During American Efficiency Services (AES) condenser services like tube inspections and cleaning a tube extraction may be recommended to understand the failure mechanism, confirm eddy current data, and/or to obtain a visual inspection on the condition of the condenser tubes. Since the waterboxes remain in place during these minimal extractions, a procedure is implemented to remove the tube in a controlled manner, so the tube can be placed in the same order once in a controlled area. Once any defects are identified it will be possible to trend if the failures/defects are distributed randomly throughout the tube bundle or if a specific pattern exits.
Once the tube(s) are extracted, a tube sheet plug is inserted into the blank tube sheet holes to ensure there is no cooling water contamination during operation. Since tubes should only be pulled from the condenser off-line, AES can have a helium inspection crew on-site during unit start up to inspect any areas that have had tubes pulled to ensure the plugging is leak free.
AES creates tube bundle maps (see pictured below) of all tubes currently plugged during our tube cleaning projects and can be contracted to provide mapping independently of other projects. Understanding where your failures/defects have occurred and having the ability to trend them can prove to be a valuable tool for efficient and economical outage decisions.
Any system that operates under pressure, positive or negative (vacuum), can be inspected using our helium technique.
For positive pressure systems a small amount of helium, less than 1% in most cases, would need to be added and maintained throughout the inspection. These inspections in the past have included pharmaceutical reactors, petrochemical pipelines (above and below ground) and various food processing systems.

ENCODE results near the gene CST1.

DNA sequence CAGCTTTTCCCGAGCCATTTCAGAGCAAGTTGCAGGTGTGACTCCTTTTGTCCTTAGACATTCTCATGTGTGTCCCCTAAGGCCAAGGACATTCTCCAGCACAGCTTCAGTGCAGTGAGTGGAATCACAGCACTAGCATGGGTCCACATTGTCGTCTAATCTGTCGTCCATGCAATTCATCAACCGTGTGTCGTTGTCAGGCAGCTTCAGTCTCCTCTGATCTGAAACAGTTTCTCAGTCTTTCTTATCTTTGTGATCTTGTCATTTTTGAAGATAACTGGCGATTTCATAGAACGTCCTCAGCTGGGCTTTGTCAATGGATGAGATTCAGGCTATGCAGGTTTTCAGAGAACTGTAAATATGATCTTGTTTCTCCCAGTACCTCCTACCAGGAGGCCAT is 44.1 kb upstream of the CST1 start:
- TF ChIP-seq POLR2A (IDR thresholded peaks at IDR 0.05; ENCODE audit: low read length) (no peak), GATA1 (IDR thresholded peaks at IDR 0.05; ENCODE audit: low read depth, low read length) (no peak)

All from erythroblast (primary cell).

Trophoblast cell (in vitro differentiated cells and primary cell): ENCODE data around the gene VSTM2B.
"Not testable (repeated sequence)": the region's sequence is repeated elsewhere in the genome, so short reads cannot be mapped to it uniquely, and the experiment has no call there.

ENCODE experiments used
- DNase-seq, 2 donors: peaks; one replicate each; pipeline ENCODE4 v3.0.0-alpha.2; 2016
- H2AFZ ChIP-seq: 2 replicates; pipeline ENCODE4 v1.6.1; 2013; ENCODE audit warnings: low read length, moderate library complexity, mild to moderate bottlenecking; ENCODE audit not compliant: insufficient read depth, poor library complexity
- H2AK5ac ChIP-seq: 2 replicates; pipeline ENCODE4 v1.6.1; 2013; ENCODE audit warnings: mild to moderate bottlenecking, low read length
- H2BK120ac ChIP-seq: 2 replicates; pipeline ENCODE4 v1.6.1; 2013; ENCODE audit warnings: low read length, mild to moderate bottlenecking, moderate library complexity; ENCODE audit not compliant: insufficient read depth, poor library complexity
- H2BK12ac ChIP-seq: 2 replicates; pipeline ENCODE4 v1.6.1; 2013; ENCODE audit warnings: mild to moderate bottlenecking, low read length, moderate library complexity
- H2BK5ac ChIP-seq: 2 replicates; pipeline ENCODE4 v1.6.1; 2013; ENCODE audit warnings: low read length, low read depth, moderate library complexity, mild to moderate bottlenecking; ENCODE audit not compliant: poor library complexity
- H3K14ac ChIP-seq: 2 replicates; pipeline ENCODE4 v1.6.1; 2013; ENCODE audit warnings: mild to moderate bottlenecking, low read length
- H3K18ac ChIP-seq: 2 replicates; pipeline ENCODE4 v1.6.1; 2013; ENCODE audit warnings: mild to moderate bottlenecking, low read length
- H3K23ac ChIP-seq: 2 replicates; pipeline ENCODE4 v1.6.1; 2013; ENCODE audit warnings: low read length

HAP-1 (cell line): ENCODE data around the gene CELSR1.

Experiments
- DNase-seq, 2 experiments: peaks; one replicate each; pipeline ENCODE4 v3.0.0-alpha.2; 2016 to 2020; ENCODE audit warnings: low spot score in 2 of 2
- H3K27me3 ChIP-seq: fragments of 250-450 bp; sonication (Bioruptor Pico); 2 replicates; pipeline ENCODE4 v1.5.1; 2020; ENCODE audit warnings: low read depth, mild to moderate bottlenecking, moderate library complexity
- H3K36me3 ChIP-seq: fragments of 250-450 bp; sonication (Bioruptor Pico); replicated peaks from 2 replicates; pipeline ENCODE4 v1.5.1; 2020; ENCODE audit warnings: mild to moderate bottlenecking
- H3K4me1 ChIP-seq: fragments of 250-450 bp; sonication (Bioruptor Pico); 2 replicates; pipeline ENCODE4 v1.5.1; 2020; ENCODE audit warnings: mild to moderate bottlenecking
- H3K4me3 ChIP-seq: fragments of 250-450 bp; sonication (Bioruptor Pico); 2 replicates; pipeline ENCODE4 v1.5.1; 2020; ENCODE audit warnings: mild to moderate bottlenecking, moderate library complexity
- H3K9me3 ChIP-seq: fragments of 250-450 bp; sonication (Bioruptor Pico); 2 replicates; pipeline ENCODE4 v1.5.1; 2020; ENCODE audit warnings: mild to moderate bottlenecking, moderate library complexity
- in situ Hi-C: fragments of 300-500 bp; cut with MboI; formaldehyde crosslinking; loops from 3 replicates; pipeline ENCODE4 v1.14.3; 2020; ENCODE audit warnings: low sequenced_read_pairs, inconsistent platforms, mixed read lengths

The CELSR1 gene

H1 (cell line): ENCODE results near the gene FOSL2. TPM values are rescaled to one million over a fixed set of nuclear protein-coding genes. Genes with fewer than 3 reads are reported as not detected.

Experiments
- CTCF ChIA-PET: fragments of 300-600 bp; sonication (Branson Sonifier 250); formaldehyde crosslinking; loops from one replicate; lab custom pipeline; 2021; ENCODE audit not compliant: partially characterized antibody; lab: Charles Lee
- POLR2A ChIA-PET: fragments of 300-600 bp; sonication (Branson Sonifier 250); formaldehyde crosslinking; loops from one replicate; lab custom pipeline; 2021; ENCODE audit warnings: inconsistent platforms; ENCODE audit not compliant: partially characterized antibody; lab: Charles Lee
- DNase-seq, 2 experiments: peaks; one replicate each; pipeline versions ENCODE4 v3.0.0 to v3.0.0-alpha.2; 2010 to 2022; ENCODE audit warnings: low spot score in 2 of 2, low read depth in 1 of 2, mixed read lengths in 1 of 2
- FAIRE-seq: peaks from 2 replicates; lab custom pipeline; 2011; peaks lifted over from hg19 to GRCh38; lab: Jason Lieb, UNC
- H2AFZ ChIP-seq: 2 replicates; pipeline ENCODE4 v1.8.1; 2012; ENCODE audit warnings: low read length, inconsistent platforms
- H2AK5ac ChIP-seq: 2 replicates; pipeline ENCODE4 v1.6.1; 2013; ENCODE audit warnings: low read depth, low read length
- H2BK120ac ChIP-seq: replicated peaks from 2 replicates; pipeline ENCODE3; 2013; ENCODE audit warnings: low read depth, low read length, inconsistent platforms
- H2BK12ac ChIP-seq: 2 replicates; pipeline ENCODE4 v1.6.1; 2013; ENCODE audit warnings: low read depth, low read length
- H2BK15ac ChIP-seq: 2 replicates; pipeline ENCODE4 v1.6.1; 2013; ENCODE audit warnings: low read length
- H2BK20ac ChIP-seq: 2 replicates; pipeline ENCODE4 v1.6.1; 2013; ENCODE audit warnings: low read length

For negative pressure systems AES would need to determine the ideal sampling point which is typically the discharge of the Steam Jet Air Ejector or Vacuum Pump. AES will then identify the systems vacuum boundary and develop a systematic approach for inspecting the system.
On large heat exchangers such as main condensers in electric generating facilities, the most efficient and economic method of inspecting for tube leaks is with the system on line using helium. But when a system is unable to be isolated on line the single tube pressure inspection is the next best method. AES is able to pressure test each independent tube on small to large heat exchangers for tube leakage. AES has inspected heat exchangers with as few as 40 tubes up to those with 15,000 tubes.
Each individual tube is pressurized, usually between 90 – 100 psi, and evaluated for a predetermined time frame based on the specifics of the system. If a pressure loss is indicated two additional qualifying inspections are conducted prior to the tube being permanently plugged. All tubes that are identified as leaking are noted, photographed, and entered into the electronic report.
AES conducts several Boiler Duct Inspections a year identifying sources of leakage that are compromising the unit’s efficiency. After obtaining a sample from the systems discharge AES applies helium to the duct work, expansion joints, manways and all other components under vacuum.
The benefits of the inspection include: reducing the potential for elevated load on the ID fans, reducing the temperature of the SCR’s, and assisting in maintaining an efficient boiler.
AES provides a crew with a boroscope capable of capturing images and video of spaces not accessible to man. Our boroscope is capable of looking inside piping, heater chambers, and other tight areas to conduct visual inspections and assess the need for maintenance or other corrective actions.
AES crews have also been deployed for the specific purpose of evaluating the internals of critical systems for foreign material that could damage a system during start-up and/or operation. The removal of foreign material prior to start-up can save the facility millions of dollars. A complete report of the procedure conducted on the specific system, findings, photographs, and video are all compiled in a final report. The report allows the customer to assess their system so outage planning and proper repairs can be made efficiently.